Islamic Finance
    Ideals, Misconceptions, Progress

    To a large degree, the public perception of Islamic finance has been formed by ideals which are often misunderstood as descriptions of realities. This has created a number of serious misconceptions about Islamic finance. While the global progress of Islamic finance cannot be denied, it is sometimes measured by inadequate benchmarks. By Volker NienhausMore ...
    Building of the Faisal Islamic Bank in Cairo. Photo: Stefan Weidner

    Islam and the Economic Development
    The Example of Syria

    Religious reasons are often said to be behind the greater economic development of the West compared to that of the Islamic world. A look at the economic history of the Middle East dismisses this idea, and highlights instead the question of which economic system better serves people’s real interests, as the Syrian economic historian Ali Al-Saleh explains. By Ali Al-SalehMore ...
    A scene from Mitumba by Stephanie Thiersch’s dance company Mouvoir, illustrating the culture of giving and taking. Photo: Mouvoir.de


    The World Order of Clothes
    Stephanie Thiersch’s Mitumba: Made in Kenya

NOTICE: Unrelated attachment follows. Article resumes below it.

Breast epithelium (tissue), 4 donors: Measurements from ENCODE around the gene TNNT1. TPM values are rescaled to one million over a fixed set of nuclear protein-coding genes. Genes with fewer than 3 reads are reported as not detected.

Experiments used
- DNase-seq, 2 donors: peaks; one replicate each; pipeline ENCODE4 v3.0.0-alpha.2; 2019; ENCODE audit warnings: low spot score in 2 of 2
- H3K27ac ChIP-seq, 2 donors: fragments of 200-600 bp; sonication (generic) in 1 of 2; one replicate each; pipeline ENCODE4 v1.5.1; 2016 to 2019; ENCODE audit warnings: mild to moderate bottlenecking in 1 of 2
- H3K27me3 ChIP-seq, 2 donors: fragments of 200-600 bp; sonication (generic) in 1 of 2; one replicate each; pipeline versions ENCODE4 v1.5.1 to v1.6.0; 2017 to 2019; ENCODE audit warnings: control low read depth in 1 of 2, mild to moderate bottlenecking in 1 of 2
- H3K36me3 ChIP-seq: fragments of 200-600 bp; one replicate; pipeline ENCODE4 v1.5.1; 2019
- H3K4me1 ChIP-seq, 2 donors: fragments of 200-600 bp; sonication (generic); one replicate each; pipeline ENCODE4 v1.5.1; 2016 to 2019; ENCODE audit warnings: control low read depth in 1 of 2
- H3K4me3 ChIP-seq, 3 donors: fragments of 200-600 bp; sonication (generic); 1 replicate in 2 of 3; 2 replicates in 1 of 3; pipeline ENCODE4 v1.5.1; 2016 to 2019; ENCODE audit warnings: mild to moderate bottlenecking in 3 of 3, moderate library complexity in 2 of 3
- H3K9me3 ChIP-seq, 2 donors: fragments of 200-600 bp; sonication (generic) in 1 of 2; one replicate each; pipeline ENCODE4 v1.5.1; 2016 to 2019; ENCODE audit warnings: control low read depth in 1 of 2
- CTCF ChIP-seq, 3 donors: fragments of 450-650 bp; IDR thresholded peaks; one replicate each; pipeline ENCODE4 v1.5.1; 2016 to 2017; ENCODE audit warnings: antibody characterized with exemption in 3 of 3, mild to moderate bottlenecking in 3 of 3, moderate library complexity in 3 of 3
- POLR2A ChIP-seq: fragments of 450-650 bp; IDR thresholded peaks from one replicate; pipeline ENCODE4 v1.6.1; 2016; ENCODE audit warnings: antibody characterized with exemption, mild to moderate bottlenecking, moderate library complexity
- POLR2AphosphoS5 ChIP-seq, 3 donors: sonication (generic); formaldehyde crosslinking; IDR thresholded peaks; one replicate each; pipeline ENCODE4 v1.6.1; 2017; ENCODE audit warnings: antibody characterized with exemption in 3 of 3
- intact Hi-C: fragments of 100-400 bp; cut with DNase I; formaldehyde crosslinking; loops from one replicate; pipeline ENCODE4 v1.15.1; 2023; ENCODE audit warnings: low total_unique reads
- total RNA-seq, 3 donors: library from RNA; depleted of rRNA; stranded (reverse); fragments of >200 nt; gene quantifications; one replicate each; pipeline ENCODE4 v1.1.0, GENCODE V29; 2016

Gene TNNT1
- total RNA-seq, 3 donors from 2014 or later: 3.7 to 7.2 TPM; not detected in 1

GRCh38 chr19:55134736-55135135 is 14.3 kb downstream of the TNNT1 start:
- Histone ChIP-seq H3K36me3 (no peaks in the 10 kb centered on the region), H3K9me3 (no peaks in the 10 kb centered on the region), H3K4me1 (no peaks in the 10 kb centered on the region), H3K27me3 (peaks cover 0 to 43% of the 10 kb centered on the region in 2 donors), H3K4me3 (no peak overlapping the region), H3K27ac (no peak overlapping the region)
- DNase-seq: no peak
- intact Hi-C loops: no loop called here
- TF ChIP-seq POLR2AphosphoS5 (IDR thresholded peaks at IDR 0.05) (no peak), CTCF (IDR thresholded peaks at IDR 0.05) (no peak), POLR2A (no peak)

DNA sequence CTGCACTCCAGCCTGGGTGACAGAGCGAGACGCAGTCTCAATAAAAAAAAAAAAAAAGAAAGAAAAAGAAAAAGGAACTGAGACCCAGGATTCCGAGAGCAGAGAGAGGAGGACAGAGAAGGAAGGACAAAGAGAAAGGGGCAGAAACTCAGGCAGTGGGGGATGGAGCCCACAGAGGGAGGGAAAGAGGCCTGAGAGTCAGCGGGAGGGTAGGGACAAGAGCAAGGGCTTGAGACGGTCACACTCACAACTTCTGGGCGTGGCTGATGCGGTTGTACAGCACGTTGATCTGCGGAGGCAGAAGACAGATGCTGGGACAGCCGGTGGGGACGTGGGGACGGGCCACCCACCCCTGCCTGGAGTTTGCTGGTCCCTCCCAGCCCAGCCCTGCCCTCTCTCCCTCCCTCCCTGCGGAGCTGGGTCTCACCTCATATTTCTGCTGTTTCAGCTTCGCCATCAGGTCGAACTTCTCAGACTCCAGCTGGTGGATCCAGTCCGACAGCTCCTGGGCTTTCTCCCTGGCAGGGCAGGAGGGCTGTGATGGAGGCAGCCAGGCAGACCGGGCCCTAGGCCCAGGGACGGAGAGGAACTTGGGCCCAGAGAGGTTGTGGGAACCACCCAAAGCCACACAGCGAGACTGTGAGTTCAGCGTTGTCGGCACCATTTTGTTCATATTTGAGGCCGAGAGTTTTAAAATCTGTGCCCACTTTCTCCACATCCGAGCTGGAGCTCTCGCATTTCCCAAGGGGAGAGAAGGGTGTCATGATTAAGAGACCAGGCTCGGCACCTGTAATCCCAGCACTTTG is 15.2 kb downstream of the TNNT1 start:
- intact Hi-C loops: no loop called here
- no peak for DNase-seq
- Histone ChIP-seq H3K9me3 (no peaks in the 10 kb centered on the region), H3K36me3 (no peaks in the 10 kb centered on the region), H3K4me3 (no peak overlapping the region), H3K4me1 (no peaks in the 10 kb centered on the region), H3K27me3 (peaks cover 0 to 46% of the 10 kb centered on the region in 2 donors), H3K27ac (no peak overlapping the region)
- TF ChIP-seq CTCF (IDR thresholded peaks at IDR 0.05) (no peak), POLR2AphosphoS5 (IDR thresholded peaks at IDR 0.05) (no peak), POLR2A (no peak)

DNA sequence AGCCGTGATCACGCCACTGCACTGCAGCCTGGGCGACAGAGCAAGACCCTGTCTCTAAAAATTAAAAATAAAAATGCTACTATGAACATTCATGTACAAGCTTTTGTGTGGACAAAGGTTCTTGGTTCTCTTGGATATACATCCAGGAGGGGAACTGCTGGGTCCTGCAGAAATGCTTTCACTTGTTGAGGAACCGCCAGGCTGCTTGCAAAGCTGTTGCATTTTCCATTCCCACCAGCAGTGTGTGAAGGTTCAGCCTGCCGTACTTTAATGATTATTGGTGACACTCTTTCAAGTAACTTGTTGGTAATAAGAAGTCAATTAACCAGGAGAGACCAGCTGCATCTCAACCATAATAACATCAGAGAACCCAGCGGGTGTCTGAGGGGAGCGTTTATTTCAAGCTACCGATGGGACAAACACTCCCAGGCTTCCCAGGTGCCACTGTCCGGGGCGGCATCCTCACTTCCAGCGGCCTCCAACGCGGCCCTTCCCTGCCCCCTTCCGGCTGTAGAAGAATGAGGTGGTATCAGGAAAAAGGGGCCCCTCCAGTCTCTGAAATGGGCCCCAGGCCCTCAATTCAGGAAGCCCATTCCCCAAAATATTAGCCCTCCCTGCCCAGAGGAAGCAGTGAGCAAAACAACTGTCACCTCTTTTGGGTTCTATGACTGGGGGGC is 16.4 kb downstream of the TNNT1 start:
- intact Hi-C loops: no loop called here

Dance and economics, dance and politics, dance and criticism – this combination is not an avant-garde artist’s fantasy but reality, as demonstrated by the international cast of Mitumba, a dance performance by the German-based dance company MOUVOIR. The dance critic Arnd Wesemann introduces the piece. By Arnd WesemannMore ...
     7000 basalt steles piled up in front of the Museum Fridericianum in Kassel. © Stiftung 7000 Eichen. www.7000eichen.de. Photo: Dieter Schwerdtle


    Everyone Is an Artist
    The Participative Anthroposophy of the Artist Joseph Beuys

    Joseph Beuys’ concept of art culminated in the sentence ‘Everyone is an artist’. In this, romantic and anthroposophical movements came together in an all-encompassing philosophy of life, the central element of which is participation. Against the backdrop of current world economic problems, what can this idea of participation contribute to art, and to the world? By Konstantin AdamopoulosMore ...
    Crossing Jericho’, a public intervention by Susanne Bosch, part of Jericho – Beyond the Celestial and Terrestrial, 05.10.2012 © Birzeit Museum 2012

    Between Politics and Aesthetics
    Participation in Art

    The German artist Susanne Bosch, who works internationally, explains how the concept of participation in the field of art came about, and examines current debate on the subject. In this article, she tells us why she herself is attracted to this type of artistic work, and what this new art form aims to achieve. With reference to an example of her work in the Islamic world, she explains how she puts the art form into practice. By Susanne BoschMore ...
    Panel at the Goethe-Institut’s conference ‘Politics of Art’. Photo: Caroline Dose / Goethe-Institut


    Partisans of Sensuality
    How to Think Aesthetics in a Political Context